When I copied this page Cassius was on my radar as my red-pencil underline indicates. The ‘Standard Books’ in the lower left column are from Standard Publishing Company, Cincinnati, O. Ah…if these could be had today at 1931 prices…”perfect in every way and clean” at that!
Ira C. Moore, The Millenium and the Second Coming of Christ, undated tract, about 8.5 x 14 in. folded once; perhaps printed by F. L. Rowe in Cincinnati. K. C. Ice tucked it into an envelope sometime after 9 November 1936, in which envelope it still resides. I assume the typewritten notation at the top of the first page from Moore is to K. C. Ice; I further assume Moore’s forthcoming article was to appear in the pages of Rowe’s Christian Leader, of which Moore was an editor from 1910 until his death in 1938 (inclusive of his editorship of the Christian Leader and The Way).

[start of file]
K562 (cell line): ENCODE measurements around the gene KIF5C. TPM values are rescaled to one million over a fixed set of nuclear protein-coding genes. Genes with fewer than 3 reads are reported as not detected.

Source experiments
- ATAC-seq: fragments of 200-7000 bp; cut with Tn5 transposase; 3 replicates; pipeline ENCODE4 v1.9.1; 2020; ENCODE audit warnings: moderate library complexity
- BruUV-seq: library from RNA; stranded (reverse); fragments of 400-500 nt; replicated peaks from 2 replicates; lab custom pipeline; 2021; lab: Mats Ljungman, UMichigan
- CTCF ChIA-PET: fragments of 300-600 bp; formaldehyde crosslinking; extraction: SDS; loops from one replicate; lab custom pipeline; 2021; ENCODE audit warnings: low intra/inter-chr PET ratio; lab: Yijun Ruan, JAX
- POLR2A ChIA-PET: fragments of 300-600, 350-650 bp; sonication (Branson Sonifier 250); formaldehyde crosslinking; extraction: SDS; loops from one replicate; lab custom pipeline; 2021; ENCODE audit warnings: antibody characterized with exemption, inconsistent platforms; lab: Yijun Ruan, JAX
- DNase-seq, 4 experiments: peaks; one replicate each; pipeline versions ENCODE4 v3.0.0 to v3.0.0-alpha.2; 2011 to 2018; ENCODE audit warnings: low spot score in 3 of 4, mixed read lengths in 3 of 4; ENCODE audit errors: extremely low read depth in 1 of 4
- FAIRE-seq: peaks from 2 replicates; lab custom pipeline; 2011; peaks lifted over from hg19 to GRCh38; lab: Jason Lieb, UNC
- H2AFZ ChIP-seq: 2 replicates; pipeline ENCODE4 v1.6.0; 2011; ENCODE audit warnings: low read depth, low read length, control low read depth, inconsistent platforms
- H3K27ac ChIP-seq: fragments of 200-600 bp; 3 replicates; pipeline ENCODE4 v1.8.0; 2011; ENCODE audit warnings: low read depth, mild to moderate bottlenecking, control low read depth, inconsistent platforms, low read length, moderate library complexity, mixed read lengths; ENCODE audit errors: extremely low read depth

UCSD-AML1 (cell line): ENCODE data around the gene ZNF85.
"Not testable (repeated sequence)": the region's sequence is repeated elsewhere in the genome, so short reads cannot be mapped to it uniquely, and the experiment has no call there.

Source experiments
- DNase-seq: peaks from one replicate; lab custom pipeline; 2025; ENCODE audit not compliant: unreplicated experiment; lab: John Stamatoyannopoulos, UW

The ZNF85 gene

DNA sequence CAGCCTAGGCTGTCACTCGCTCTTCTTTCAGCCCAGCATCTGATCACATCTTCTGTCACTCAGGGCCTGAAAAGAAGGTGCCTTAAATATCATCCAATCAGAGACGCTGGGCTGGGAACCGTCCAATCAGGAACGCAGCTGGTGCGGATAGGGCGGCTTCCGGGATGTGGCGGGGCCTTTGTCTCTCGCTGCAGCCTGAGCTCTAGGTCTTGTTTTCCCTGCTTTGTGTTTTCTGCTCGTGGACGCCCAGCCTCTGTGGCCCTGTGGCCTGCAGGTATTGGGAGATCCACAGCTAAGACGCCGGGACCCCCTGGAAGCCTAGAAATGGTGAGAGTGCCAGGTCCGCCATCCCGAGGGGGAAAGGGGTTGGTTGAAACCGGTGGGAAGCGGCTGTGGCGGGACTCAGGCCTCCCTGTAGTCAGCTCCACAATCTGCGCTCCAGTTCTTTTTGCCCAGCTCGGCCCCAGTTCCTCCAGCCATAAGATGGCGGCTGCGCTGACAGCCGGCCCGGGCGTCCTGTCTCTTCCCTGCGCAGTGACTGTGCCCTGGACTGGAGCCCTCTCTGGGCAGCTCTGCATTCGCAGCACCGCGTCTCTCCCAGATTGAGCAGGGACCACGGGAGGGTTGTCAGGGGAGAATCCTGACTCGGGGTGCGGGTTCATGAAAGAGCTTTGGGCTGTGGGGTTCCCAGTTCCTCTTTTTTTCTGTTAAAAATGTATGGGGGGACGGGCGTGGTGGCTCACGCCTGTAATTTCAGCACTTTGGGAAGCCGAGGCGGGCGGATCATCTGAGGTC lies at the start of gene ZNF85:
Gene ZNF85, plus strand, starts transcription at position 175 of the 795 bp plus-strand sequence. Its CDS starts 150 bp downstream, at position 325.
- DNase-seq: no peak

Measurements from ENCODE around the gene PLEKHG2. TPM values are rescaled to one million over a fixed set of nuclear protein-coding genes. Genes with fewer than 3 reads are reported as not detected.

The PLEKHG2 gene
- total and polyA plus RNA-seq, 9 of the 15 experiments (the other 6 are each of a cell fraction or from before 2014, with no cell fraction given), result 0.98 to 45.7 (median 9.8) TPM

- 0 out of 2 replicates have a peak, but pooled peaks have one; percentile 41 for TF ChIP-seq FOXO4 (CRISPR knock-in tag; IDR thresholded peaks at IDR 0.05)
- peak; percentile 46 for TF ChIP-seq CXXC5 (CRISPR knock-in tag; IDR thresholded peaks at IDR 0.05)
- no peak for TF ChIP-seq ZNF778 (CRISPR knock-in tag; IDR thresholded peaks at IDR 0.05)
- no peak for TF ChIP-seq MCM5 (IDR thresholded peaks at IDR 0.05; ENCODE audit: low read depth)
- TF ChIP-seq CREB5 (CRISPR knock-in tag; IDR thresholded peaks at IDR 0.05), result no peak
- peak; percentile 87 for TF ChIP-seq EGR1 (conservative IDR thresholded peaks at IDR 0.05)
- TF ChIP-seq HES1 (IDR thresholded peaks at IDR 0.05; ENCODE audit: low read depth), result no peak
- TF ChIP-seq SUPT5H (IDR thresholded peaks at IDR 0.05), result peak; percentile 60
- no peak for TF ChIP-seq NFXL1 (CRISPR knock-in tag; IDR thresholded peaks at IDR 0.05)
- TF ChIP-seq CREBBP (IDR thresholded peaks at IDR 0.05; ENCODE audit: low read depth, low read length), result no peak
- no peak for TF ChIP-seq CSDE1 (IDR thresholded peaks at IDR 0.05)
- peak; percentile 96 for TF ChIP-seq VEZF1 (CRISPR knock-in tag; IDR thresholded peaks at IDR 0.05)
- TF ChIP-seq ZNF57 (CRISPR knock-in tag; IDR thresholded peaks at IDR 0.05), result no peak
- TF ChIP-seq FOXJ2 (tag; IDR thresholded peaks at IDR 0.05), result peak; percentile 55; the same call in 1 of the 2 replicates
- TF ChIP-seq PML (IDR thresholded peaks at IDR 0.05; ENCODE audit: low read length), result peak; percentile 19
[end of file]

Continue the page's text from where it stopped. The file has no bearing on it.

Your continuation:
F. L. Rowe is editor and publisher of Christian Leader out of Cincinnati, Ohio. This broadside tract is undated, ca. 1910’s-1930’s. Tract theology is underexplored, especially considering how prevalent they were in past generations. Given the space constraints of tract (or leaflet or broadside) form, they of neccessity must get at the issue quickly while resolving it efficiently. Among Churches of Christ and Christian Churches tracts are eminently doctrinal and often polemical. For these reasons they are a very good starting point for historical and theological inquiry into the shape and content of Restorationist doctrinal discourse. This one is undated, but since Rowe sold Christian Leader just prior to WW2, it must be pre-War. It gives us a good, brief snapshot view of a pneumatology urged by a conservative Northern publisher from the turn of the century up to the war. Tolle lege!
In January 1912 KC Ice was Minister at First Christian Church, McMechen, West Virginia. McMechen is on the Ohio River a few miles downriver from Wheeling. See this from April 2012. I don’t know why this page sparked his interest…well, it was either Charles Neal’s illustrated lesson or the front page article on Christian Science. I’ll go with Chas. Neal, but who knows. Who knows what happened the rest of this issue, or the rest of the year’s worth of issues? Tolle lege!